Three Cynefin Ahas
Over the last year I’ve been increasingly influenced by ideas from Cynefin, created by Dave Snowden of Cognitive Edge. If you want a good introduction, Liz Keogh recently blogged a good explanation. I’ve realised that there are 3 key changes in my thinking, some completely new, and some reinforced by a better understanding of cognitive complexity. None of these are unique to Cynefin, and Cynefin contains much more. This list is my take, rather than any official list, although if you know Dave’s work I’m sure you’ll recognise a lot of the language!
1. Evolutionary Potential. Even though I’m a fan of Systems Thinking, I’ve realised that in complex situations, defining a future state and closing the gap isn’t the right approach. I still find system archetypes such as Tragedy of the Commons useful, but more in understanding the current situation than defining a future one. Instead I prefer to explore the evolutionary potential. There may be many different answers, some of which are not yet know, so experimenting, in a safe to fail way, helps evolve to the potential. An interesting case of this is exaptation, where a function is used for a purpose it was not originally adapted or selected for. My most recent aha related to evolutionary potential was that even though complex systems aren’t controllable, they are dispositional. In other words, while we still might not be able to know what the outcome of a change will be (let alone the output or activity to get there), but we can determine whether a change has a positive or negative impact on the overall system.
2 Sense-making. Cynefin is primarily a sense-making framework. This means that the data precedes the framework, as opposed to a categorisation framework where the framework precedes the data. Thus, rather than trying to figure out where an example should go in a matrix, examples are positioned relative to each other based on some criteria, and then boundaries are drawn subsequently. This makes sense-making much more dynamic, and what becomes interesting is not the classification of whether something is complex or complicated, but how things transition across the boundaries. No domain is better than any other as each is contextual. Moving from complex to complicated may be appropriate when optimising or exploiting. Equally, moving from complicated to complex (via a shallow dive into chaos) may be appropriate when wanting to innovate or explore. Further, any scenario is often in multiple places at the same time (after all Cynefin translates from Welsh into “place of our multiple affiliations”). Elements may be simple, complicated and complex, and narrative becomes an useful tool for understanding the differences.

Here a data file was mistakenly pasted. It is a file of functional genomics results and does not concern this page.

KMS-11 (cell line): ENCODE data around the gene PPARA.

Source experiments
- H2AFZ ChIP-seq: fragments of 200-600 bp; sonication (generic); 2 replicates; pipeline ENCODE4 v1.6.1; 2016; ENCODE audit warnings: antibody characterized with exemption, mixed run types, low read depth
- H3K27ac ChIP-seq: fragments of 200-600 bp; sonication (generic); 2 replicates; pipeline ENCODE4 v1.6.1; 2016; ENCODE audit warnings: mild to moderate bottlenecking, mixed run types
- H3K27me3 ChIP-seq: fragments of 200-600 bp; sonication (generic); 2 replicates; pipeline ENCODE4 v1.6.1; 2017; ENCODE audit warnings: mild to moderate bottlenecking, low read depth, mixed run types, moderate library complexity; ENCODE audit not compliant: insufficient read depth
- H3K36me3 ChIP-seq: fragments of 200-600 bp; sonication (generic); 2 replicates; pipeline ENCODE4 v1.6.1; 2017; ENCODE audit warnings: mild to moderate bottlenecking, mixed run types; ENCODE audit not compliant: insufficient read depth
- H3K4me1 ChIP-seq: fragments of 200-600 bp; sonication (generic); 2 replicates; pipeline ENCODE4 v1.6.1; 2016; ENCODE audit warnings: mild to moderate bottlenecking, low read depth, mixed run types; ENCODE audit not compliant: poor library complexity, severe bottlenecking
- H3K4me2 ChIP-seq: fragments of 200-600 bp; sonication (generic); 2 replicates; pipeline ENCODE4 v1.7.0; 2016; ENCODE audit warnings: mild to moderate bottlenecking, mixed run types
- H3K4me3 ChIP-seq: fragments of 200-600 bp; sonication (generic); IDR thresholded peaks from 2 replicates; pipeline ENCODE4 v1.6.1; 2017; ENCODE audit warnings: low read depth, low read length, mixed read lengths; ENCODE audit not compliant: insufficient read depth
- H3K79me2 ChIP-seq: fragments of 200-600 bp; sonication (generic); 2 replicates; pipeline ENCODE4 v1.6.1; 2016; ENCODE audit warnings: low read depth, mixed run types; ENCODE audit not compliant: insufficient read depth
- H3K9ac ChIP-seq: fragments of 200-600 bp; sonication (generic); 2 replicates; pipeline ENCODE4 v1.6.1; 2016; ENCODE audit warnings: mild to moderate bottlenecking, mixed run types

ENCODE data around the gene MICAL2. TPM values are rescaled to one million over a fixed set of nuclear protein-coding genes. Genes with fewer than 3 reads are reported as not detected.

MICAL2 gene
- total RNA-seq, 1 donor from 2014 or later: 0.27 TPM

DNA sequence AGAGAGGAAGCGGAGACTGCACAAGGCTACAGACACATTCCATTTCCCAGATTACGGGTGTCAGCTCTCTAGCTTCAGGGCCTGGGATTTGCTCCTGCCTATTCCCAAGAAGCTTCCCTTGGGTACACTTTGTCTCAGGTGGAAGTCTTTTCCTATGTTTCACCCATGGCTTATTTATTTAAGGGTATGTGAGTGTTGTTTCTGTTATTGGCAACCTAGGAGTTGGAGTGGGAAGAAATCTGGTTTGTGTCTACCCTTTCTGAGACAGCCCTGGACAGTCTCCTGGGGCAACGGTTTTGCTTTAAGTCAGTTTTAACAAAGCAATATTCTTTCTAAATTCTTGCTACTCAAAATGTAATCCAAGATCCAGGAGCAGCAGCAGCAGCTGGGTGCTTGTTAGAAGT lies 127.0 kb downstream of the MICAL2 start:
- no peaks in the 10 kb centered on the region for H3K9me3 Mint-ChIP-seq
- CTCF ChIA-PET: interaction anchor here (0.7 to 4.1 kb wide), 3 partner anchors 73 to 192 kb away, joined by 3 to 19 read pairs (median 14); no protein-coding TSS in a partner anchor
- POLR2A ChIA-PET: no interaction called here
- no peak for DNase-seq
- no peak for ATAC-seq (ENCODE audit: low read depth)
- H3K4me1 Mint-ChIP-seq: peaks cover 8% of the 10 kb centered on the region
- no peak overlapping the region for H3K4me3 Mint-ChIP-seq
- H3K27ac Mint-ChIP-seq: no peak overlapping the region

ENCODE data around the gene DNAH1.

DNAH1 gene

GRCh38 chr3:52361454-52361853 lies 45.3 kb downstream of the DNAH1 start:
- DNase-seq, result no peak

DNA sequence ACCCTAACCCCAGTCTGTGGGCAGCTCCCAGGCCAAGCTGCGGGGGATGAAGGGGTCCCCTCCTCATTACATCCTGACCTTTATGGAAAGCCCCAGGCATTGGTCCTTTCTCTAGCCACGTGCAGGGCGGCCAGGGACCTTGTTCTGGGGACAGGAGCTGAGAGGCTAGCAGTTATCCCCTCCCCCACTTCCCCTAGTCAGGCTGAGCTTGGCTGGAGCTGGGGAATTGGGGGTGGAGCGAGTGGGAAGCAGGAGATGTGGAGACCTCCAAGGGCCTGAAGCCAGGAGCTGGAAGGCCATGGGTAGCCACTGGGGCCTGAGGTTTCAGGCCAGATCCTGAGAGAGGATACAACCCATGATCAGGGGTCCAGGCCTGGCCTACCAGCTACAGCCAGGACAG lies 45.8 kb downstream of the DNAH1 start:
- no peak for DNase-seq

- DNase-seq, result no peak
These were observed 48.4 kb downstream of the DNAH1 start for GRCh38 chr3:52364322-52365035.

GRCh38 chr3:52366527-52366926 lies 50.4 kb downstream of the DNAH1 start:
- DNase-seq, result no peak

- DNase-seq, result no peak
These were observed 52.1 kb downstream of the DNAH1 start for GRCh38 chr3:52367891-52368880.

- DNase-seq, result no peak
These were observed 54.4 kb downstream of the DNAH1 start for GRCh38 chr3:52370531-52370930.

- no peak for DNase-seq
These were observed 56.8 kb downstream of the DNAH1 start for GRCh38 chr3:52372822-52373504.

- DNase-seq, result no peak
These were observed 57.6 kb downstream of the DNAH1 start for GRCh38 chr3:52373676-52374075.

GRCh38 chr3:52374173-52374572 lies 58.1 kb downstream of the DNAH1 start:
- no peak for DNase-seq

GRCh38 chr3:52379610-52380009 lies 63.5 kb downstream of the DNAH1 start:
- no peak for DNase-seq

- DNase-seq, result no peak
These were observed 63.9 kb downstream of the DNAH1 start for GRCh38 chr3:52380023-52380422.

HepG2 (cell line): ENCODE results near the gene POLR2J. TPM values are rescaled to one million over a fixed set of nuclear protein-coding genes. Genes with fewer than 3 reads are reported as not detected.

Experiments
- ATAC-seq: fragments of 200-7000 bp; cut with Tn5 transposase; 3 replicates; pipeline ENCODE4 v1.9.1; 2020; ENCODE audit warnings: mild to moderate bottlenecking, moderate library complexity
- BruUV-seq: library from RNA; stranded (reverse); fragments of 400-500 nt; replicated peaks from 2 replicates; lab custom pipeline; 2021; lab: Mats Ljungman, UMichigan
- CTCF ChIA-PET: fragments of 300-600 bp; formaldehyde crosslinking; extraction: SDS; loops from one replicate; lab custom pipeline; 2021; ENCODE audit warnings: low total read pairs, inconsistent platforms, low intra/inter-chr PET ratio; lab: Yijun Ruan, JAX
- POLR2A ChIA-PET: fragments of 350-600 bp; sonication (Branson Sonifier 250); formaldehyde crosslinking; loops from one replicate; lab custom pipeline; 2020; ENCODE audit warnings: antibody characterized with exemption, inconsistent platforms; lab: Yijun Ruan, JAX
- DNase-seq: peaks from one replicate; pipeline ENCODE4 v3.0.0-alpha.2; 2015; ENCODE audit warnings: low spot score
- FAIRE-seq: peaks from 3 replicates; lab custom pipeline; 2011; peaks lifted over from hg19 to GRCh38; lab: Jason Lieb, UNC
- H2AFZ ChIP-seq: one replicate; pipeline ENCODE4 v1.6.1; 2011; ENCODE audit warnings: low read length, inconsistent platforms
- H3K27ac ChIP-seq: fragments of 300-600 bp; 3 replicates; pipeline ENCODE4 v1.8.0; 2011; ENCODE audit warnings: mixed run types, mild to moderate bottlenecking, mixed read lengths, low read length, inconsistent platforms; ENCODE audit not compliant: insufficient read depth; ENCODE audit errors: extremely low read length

3. Narrative. One of the main benefits of Kanban Systems that attracted me was the power of the contextual approach. A Kanban System is something that is overlaid on top of an existing approach to better understand and improve it and narratives are a great way of discovering, exploring and understanding aspects of a context. Collecting a set of anecdotes about best and worst experiences in a context creates a form of knowledge against which to pattern match for similarity of new situations, leading to better insights and decisions as to how to manage those situations.
Putting those three ahas together, I can imagine applying them through working with organisations to collect a range of narratives, help make sense of them by contextualising them with Cynefin, and then facilitate the creation of appropriate actions to make an impact on the business. Those actions might be safe to fail experiments, based on lean and agile principles, to explore the evolutionary potential for complex problems, or a more direct application of lean and agile practices for complicated problems. Or more likely a hybrid of both!